In Defense of the "Self-Taught" Guitarist
Posted by Robinson Earle on Aug 12th 2020
If you want to avoid the gatekeepers, you’ll have to learn to make your way through the forest of sound alone. Thankfully, records hang like fruit from the trees, and there is a deep cave where you can examine the reflection of your instrument (just don’t venture too deep, like some sort of sonic narcissus). A small creek, brook, or stream is best for refining intonation, as it is a constantly moving target that you can spend a lifetime imitating.
Let the birds be your guides. Listen to how and when they sing. While practicing, make sure to occasionally leave enough space between notes to let them chime in advice.
Listen to the song of the cicadas rise and fall. Cautiously investigate the primordial drone within the beehive. Consider the microtonal shifts in the hoot of an owl.
One of the fundamental differences between over-schooled and self-taught musicians is their ears. Whereas the former learns to compartmentalize sounds, the latter treats each one like new discovery, and becomes bent on plunging their depths. Before I go any further, let me explain that I am not approaching this dichotomy with a hard-line distinction in mind. Someone could take lessons for years, and still be “self-taught”. Likewise, someone could never have had a one-on-one lesson and play very much “by the book”. The characteristic that I am emphasizing is an open, intuitive, gnostic relationship with sound; the ability to react to music on an emotional, nearly synesthesic level, without attempting to define it within any particular paradigm. When someone with ears like this makes music of their own, each tone is drawn directly from their unique aural life experience:
It is not an “Open A Major Chord”, it is a mounted cowboy sauntering through the lonesome prairie.
It is not a “G Sus4”, it is a shaft of light breaking through a cloud.
It is not a “Harmonic Minor Scale”, it is an exotic and serious prince.
It is best to approach chords and scales from many angles. Memorize their formal names so that you may communicate easily with other musicians in your particular cultural context, but also keep the initial, subjective impression that the sound conjured in your heart and mind. Capture and retain that which is completely and truly yours. It is your way of hearing, and with practice, can become your way of playing, too.
Just as children learn to speak before they read and write, so should aspiring musicians fully immerse themselves in the kinds of music that they like to hear. However daunting, learning to play by ear is one of the best exercises available to a guitarist. Just remember, there are only so many notes on the fretboard. Start with one note, then ask yourself, is the next note higher or lower? How much higher or lower? The rest is just time and temperature.
Eric Clapton, Jimi Hendrix, and Django Reinhardt, three of the most dazzling pickers to ever sling six-strings, were all self-taught. Within each of these masters’ work lies the undeniable stamp of personhood. Their music was and is an immortal extension of their life force.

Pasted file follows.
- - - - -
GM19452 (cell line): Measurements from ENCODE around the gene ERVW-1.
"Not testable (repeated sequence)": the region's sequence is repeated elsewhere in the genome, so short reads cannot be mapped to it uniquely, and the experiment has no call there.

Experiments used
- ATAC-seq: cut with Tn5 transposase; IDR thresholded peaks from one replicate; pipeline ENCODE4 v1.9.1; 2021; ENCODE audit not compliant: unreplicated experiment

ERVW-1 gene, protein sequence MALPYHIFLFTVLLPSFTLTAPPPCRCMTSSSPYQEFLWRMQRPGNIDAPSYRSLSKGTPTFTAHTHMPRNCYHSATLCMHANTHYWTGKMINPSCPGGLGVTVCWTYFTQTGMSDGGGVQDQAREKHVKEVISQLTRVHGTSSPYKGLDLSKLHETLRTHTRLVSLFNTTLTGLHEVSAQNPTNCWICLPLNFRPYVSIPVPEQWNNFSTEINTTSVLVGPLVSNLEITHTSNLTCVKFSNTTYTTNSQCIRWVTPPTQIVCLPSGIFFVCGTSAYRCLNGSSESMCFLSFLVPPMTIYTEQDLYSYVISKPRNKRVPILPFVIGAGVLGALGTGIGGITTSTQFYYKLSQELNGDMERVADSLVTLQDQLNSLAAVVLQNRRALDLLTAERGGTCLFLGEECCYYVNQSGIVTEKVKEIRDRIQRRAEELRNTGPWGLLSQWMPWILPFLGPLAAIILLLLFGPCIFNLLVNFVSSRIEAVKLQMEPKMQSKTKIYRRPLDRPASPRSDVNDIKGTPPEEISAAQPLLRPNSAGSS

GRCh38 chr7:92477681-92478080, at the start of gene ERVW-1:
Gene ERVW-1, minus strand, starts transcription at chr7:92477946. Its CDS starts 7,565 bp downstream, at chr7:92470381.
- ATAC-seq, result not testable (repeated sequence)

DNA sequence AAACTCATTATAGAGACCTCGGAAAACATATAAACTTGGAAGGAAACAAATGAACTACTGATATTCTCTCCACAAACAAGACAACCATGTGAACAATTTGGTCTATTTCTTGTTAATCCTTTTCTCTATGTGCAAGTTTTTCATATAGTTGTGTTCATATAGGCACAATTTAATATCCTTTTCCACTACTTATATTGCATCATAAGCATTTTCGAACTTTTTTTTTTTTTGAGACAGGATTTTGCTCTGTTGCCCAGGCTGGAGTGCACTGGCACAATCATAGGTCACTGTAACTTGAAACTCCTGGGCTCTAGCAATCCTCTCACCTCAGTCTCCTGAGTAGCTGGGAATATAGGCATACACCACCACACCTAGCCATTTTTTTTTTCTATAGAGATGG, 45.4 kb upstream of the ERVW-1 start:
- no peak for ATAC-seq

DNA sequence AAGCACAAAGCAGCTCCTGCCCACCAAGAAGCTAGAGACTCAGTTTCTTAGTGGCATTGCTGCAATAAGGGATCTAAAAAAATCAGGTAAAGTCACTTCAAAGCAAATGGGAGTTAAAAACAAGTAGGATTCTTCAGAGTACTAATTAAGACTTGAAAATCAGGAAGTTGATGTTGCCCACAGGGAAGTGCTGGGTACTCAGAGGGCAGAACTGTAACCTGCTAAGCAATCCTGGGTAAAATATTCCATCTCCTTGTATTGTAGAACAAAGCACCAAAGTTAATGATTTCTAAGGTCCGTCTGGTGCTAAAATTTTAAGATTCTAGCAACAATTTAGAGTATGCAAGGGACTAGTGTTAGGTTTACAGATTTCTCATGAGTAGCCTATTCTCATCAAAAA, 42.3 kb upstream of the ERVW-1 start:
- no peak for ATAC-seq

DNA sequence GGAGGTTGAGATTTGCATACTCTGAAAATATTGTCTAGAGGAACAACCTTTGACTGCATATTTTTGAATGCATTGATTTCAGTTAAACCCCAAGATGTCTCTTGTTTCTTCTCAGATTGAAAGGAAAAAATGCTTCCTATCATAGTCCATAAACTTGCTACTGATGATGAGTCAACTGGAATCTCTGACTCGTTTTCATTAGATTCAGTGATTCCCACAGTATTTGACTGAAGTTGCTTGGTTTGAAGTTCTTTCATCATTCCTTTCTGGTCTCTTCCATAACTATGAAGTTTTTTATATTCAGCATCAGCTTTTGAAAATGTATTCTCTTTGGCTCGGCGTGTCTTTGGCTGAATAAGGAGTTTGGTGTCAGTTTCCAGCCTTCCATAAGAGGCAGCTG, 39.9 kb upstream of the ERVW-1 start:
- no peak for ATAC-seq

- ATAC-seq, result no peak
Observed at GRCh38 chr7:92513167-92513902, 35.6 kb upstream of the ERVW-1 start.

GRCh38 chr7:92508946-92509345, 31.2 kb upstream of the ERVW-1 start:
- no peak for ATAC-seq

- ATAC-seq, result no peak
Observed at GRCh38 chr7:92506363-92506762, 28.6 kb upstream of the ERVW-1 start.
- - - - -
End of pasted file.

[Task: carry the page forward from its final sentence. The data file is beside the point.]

One of my favorite anecdotes on this subject comes from a drummer, and doesn’t even directly involve music. When Milford Graves wanted to learn traditional Kung-Fu in the 1970s, he was turned away for not being Chinese. Not easily dismayed, and principally interested in the mythical “mantis” techniques, Graves ordered a grip of praying mantises from an exotic pets shop. He studied the movements of the insects and developed his own martial art, known as “Yara”. In his words: “There was many times. . .when I was reading about this so called grandmaster, and he saw this and he saw that. I said ‘wow- I could do the same thing, man. I’ll just go out in nature ‘cause that’s were they got it from. . .’ So I went to the best teacher. I went to the praying mantis himself. . .it goes back to hanging out with nature.”
It would be impossible not to occasionally emulate others as we navigate the well-worn paths of the fretboard, but it’s essential to stay open to internal suggestions. This is why the practice of improvisation is so essential. As musicians, we are prophets of nowness, reaching minds through ears and insisting that they dwell in the present, rather than worrying about the future or obsessing over the past. Nothing roots you to the ground better than an act of spontaneous creation, and music is the ultimate abstract art-form. It is a raw vibration that aspires to harmonize with the universe. On a broad enough time-span, it is our minute contribution to the Big Bang.
I say all this as a guitar-teacher, myself, and one who has had the privilege of learning from true masters of the instrument. That said, the reason why I gravitated towards the guitar in the first place, and not any of the other instruments I tried (piano, saxophone), is because I was allowed to explore it on my own terms. The culture that surrounded it was less prescriptive. My guitar teachers asked me what I wanted to learn, rather than have me gnaw my way through a book of ants on a page. After striking out on my own, I learned mainly through osmosis, picking up any sounds that I admired. I have gone deep, but I still have so far left to go. Thankfully, the joy is also endless, and I am grateful to be able to keep practicing and listening. Perhaps it all boils down to that old parable. We all just need to be shown how to fish.